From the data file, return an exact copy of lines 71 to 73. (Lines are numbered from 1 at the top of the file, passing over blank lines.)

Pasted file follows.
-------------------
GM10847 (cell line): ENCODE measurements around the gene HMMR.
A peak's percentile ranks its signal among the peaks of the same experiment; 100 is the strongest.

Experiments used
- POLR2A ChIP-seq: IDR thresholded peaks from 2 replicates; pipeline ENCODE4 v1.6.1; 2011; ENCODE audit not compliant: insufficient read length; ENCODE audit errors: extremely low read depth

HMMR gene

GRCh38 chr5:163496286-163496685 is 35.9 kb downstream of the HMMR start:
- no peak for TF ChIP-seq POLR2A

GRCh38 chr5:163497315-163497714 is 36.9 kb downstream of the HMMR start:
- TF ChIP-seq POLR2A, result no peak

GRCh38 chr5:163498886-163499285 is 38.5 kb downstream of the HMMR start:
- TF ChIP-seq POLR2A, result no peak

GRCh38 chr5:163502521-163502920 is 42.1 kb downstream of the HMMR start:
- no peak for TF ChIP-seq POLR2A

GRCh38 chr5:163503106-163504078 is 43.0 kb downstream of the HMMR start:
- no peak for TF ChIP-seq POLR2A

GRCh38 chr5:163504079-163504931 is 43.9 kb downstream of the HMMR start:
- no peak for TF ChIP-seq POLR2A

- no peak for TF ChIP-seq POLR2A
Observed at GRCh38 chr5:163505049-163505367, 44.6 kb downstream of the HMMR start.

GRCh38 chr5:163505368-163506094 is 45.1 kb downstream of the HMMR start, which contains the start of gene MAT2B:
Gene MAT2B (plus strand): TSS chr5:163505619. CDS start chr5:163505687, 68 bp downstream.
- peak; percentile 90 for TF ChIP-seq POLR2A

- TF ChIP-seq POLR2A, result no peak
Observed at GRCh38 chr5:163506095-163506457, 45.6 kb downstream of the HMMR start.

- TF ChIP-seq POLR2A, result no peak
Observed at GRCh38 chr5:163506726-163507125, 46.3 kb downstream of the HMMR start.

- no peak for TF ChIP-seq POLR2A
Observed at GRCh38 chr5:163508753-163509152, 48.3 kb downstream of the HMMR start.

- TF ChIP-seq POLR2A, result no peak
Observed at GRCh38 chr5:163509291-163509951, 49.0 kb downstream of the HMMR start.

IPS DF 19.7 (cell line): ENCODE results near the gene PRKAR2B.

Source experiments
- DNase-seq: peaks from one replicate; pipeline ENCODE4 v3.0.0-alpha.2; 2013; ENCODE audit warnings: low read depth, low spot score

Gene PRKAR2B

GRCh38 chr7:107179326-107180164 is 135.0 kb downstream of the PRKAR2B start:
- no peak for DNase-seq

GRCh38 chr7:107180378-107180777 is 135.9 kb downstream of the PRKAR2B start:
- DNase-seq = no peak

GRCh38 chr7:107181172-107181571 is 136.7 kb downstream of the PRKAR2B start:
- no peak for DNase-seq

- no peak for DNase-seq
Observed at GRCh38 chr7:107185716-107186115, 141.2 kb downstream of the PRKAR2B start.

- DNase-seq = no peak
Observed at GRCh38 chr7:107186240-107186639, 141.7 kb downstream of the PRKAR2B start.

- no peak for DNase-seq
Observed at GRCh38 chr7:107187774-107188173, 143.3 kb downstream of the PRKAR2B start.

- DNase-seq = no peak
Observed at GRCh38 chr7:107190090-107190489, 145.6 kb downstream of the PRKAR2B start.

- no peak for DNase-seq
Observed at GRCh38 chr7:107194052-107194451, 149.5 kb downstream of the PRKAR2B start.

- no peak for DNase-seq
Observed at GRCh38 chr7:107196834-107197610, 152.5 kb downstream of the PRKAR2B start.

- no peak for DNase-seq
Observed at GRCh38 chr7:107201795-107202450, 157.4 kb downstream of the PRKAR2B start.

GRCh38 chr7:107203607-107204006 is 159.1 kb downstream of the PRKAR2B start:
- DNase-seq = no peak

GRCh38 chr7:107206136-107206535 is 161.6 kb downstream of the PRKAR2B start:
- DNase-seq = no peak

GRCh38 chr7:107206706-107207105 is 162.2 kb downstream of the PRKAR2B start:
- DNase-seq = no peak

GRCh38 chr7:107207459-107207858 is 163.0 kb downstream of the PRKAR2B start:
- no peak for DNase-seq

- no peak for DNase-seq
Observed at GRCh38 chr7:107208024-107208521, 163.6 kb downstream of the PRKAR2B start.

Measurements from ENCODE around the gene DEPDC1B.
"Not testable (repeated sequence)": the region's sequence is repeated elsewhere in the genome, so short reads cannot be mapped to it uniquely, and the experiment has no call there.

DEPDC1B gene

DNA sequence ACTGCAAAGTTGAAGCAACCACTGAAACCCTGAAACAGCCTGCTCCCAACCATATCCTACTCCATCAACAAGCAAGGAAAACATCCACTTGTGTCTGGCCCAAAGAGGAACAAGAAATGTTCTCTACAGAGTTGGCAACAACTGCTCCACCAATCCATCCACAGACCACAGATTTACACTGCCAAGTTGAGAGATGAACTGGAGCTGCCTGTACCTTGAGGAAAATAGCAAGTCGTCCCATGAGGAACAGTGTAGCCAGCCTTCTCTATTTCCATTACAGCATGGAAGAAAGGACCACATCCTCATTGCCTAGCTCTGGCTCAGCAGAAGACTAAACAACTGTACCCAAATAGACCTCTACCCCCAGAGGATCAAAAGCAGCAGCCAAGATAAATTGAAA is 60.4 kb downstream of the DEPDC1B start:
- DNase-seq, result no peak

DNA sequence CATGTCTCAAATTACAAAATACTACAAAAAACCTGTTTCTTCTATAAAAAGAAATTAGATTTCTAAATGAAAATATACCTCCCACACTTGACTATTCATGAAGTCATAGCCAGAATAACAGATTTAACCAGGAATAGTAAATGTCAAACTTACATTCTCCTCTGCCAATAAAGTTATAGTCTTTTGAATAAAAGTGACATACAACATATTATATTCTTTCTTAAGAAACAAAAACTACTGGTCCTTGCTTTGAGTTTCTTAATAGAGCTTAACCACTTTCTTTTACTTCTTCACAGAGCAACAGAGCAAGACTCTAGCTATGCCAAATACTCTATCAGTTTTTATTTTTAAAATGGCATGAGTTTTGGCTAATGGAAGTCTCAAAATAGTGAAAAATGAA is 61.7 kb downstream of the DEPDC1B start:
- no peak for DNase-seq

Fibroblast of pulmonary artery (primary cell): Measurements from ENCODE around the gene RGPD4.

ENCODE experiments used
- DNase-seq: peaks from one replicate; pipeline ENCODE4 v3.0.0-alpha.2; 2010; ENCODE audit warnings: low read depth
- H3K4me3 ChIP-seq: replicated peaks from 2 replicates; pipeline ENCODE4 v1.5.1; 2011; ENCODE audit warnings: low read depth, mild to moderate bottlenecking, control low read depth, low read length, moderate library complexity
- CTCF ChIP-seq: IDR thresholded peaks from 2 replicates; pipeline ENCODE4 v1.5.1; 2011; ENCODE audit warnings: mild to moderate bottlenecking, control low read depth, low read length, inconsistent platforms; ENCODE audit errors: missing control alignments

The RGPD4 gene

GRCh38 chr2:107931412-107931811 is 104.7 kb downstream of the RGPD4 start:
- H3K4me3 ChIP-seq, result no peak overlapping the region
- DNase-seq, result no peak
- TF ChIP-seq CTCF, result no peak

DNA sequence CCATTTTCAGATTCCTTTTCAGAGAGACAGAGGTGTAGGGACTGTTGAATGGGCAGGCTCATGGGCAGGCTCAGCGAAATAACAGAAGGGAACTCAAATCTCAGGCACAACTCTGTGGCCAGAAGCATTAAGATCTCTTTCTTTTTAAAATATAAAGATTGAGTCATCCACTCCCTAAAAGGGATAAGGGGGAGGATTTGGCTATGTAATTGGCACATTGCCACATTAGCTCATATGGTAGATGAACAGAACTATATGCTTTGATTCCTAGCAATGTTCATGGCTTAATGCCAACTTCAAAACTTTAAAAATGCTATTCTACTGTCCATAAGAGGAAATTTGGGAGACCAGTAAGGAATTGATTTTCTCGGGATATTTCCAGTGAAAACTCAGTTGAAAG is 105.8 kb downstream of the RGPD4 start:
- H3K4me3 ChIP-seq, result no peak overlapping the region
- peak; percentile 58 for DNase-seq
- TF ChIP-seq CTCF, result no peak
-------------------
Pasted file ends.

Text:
- no peak for DNase-seq

Fibroblast of pulmonary artery (primary cell): Measurements from ENCODE around the gene RGPD4.

ENCODE experiments used